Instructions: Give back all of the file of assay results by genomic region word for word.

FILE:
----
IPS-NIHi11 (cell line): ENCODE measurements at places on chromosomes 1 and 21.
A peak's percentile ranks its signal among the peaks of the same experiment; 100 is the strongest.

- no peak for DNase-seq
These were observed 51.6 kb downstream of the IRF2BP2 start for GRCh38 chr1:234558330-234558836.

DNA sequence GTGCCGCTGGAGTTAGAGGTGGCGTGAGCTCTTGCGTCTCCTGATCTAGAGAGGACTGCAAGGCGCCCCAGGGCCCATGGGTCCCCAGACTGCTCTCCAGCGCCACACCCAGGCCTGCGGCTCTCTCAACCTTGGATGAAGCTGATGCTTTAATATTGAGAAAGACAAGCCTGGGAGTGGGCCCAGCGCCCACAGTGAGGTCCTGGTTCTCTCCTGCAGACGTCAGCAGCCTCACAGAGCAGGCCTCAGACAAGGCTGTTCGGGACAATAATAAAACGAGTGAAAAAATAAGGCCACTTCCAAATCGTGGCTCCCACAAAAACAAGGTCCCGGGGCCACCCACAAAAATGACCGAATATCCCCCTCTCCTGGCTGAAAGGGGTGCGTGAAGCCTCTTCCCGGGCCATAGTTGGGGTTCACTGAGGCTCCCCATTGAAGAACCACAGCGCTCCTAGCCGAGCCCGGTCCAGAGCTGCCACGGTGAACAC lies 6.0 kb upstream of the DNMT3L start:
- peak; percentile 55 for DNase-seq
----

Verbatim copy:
IPS-NIHi11 (cell line): ENCODE measurements at places on chromosomes 1 and 21.
A peak's percentile ranks its signal among the peaks of the same experiment; 100 is the strongest.

- no peak for DNase-seq
These were observed 51.6 kb downstream of the IRF2BP2 start for GRCh38 chr1:234558330-234558836.

DNA sequence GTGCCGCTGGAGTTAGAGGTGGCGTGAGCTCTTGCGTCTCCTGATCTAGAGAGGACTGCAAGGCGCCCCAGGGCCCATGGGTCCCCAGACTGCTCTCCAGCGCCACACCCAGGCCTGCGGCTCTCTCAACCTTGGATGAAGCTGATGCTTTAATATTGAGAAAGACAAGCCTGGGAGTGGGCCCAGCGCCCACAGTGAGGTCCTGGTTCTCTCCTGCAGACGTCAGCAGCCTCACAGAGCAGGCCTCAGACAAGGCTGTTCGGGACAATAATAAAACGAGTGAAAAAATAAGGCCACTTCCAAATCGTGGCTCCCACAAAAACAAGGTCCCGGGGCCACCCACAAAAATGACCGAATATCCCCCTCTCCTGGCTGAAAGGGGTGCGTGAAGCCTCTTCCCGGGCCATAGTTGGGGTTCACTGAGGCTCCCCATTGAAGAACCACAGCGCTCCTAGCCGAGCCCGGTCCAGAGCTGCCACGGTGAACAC lies 6.0 kb upstream of the DNMT3L start:
- peak; percentile 55 for DNase-seq